The Canon 77D created a lot of buzz when it was launched in February 2017. Packed with features from the beginner Rebel series in a 70D body – and named as if the younger brother of the advanced 80D – people were confused as to where exactly place this crop-sensor DSLR.
But that is, in fact, the redeeming quality of this camera. A combination of the Rebel simplicity and price with advanced features like Dual Pixel AF and a Digic 7 processor, the Canon 77D really is an all-round camera for almost any type of shooter. This 24 MP camera will be especially tempting for ones who are interested in both photos and videos, and are on a tight budget.
What you need to know about the Canon 77D.
Before I can explain why the 77D shines as a video journal camera, let me take you around the camera and highlight its key features.
Lying at the electronic heart of the 77D is a 24.2 megapixel sensor, the same one used in the 80D, underpinned by a Digic 7 processor. Everyone was very impressed with the output from 80D, and what 77D promises in this neat little package is the same performance at lower price. With a dynamic range of 13.3 Evs and 971 low-light score on DxO, the camera has capabilities to almost equal the Nikon D5600 and D7200.
The hard plastic-like body of this mid-range DSLR is where you may find a few minor faults, but even those are for keeping the price low and not making it a direct competition of the semi-professional 80D.
Even the viewfinder of the Canon 77D is a consumer-level one. Given that it is only a pentamirror, the OVF is dim and offers a coverage of about 95% only.
Overall handling is a pleasure, with a comfortable grip and most of the controls – including dual dials and an AF-On button – on the right and usable with one hand. Although one major drawback is the lack of AF micro-adjustment and customizable buttons, I think the touchscreen LCD makes up for it.
Although the Canon 77D has more visible changes on its body, like the rotating touch LCD for Live View, a top LCD panel and in-built Wi-Fi, by far the greatest strength of the camera lies in its autofocus system.
In most cameras, autofocus through the viewfinder uses an independent AF sensor for phase detection. On the other hand, Live View has to rely on the slower contrast detect method, because the mirror blocks the AF sensor to keep the LCD display working.
The 77D, however, borrows the excellent 45-point Dual Pixel CMOS autofocus from Canon 80D. This Dual Pixel system uses pixels of the image sensor itself, dividing each pixel into 2 halves for analyzing focus; and combining them when taking images. Simply put, this removes the need for slow contrast detection, because even in Live View the unblocked image sensor handles the focusing via the faster phase detect method.
What makes the Canon 77D a vlogger’s camera?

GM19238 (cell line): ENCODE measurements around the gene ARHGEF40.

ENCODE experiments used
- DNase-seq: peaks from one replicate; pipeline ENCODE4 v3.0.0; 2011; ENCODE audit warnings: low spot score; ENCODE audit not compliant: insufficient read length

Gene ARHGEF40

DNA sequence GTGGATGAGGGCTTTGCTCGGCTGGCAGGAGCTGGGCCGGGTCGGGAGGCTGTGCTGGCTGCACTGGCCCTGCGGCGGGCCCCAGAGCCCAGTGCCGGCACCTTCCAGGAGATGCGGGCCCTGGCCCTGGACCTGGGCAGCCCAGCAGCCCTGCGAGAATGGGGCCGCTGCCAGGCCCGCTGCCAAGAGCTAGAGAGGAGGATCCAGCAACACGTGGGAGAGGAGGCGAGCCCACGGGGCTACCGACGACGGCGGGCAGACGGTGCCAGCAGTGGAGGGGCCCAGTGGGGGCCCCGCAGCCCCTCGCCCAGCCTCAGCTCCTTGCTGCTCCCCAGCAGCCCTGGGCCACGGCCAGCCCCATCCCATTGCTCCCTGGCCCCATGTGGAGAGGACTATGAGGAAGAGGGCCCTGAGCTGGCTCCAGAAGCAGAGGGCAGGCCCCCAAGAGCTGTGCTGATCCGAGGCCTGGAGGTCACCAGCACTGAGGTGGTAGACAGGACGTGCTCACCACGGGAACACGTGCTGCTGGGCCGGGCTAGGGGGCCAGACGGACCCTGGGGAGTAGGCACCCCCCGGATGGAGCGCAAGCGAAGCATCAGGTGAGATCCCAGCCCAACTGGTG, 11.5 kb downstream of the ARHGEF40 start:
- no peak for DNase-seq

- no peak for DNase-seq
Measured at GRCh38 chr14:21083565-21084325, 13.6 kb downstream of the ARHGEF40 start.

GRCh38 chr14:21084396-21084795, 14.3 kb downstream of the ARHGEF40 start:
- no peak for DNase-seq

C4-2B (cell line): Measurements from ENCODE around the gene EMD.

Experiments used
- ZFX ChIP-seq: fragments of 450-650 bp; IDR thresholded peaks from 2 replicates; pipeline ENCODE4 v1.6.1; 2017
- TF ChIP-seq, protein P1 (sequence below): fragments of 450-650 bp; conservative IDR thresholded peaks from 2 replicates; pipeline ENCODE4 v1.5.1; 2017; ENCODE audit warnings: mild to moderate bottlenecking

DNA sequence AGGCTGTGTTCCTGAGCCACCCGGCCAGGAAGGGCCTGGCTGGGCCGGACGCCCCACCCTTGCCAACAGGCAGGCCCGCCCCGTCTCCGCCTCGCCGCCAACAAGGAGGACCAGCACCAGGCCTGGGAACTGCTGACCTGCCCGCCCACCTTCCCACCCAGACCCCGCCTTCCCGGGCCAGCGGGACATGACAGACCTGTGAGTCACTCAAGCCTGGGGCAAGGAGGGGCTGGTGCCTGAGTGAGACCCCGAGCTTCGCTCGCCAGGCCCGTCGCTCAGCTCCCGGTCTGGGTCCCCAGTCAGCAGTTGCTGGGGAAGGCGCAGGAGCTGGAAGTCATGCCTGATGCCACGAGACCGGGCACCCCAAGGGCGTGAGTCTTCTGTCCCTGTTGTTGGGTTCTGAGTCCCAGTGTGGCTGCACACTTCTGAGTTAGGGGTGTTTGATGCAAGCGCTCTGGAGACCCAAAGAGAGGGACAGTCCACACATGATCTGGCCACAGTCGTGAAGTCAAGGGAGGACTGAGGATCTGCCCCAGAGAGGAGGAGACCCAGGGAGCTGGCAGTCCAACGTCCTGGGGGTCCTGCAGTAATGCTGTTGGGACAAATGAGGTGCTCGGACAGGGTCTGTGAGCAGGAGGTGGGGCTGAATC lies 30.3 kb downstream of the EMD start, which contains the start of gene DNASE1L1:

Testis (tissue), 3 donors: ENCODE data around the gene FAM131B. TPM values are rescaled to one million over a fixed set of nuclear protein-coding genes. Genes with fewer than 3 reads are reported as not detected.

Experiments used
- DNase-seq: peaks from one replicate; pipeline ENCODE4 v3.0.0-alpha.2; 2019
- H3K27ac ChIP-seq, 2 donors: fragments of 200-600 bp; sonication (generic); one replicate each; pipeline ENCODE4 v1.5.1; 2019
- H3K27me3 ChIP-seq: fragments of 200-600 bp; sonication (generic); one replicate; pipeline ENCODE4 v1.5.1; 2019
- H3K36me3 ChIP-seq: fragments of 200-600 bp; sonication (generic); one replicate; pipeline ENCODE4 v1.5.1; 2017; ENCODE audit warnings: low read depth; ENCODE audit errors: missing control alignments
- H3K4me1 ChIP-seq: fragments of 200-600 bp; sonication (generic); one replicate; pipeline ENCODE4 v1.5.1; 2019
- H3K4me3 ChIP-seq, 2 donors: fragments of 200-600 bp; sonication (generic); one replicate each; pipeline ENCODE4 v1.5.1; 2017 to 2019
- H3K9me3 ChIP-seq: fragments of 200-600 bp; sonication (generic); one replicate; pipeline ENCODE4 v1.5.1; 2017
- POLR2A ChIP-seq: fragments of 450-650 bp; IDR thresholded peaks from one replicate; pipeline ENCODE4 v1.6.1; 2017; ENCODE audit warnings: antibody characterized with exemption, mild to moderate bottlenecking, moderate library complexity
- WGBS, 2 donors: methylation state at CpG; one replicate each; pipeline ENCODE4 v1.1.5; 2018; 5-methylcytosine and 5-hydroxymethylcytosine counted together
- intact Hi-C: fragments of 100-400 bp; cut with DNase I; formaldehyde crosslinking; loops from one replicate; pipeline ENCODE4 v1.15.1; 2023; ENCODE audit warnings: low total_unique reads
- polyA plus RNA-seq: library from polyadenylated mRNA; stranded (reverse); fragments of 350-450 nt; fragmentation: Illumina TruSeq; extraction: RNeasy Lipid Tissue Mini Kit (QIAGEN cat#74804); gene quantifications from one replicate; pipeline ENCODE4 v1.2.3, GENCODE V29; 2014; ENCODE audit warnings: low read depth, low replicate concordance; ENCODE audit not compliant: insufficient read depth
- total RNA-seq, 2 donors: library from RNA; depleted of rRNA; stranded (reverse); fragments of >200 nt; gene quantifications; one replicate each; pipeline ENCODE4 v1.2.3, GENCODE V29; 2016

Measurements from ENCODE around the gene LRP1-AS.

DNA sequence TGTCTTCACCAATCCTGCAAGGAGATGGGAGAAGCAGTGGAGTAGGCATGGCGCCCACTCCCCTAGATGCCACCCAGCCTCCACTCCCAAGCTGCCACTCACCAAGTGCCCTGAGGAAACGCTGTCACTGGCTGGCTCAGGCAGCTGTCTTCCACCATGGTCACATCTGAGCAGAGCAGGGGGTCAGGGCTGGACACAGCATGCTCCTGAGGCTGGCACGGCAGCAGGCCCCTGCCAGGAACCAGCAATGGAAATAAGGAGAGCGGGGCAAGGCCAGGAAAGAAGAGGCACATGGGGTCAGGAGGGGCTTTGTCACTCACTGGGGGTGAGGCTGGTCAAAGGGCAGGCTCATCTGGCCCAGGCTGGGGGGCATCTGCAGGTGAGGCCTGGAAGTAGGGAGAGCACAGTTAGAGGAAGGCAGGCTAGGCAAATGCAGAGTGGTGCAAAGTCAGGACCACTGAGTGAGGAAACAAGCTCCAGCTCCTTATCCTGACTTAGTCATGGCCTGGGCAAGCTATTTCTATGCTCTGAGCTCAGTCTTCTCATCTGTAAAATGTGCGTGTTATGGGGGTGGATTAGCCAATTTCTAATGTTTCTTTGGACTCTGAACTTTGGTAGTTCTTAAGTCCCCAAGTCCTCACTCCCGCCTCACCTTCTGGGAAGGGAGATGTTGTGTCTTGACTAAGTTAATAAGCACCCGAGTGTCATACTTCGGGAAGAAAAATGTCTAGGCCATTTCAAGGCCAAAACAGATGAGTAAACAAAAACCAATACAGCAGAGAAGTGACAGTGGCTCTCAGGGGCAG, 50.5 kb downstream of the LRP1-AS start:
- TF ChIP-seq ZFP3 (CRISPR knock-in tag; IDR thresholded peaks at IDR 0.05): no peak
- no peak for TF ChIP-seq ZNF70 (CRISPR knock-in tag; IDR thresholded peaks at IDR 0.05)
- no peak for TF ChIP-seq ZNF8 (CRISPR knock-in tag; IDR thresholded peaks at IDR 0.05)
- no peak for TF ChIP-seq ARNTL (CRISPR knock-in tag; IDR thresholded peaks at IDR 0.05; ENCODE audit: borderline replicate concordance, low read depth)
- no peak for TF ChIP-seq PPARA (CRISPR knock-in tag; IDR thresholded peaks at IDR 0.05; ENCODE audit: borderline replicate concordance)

Now that you know the key specs of this DSLR, you may already have figured out why this camera is considered an all-rounder. A great sensor in a professional body, with nifty features like touchscreen LCD and Dual Pixel, makes this a great DSLR even for more advanced photographers.
However, I believe this to be an especially great camera if you want to make videos with excellent quality at a low budget. The rotating touchscreen is great for vlogging, as the left-sided hinge allows you to tilt it up and down and even flip it back for “selfie” mode where you can see yourself. This also makes changing settings very quick, without any need for fiddling with controls.
The video-making features are further boosted by the presence of Dual Pixel AF, which I have seen to be often more reliable than the viewfinder AF when tracking subjects. Combined with Canon’s face detection, the Dual Pixel tracks moving subjects in almost any condition better than the iTR tracking of the viewfinder.
You know Canon 77D is more than a beginner’s camera because of not just the advanced AF system, but also the addition of a microphone port and digital stabilization, which works better than those of other brands. The DSLR offers video recording in the standard 1080p resolution, with options that go up to 60 fps. The compression rate for the mp4 files is standard H.264.
Nonetheless, it’s not all good. The lack of 4K mode is a serious drawback for most people, especially where the competition offers it in cameras not much higher in price. Moreover, the video mode gives you either fully automatic shooting option, or fully manual, which means that you don’t get aperture priority or shutter priority. Fortunately, auto ISO is still included.
I don’t think this needs to be spelled out. The Canon 77D may not have anything extraordinary, but it combines all that is good about Canon. The 24 megapixel APSC sensor, supported by the Digic 7 processor and a 45-point Dual Pixel AF, makes this DSLR a well-equipped tool for all – from beginners looking to buy their first camera to advanced photographers looking for a backup. Put these core strengths of the 77D in the same list of features like a touchscreen LCD, dual dials, in-built Wi-Fi and a microphone jack, and you have with yourself an excellent short film machine.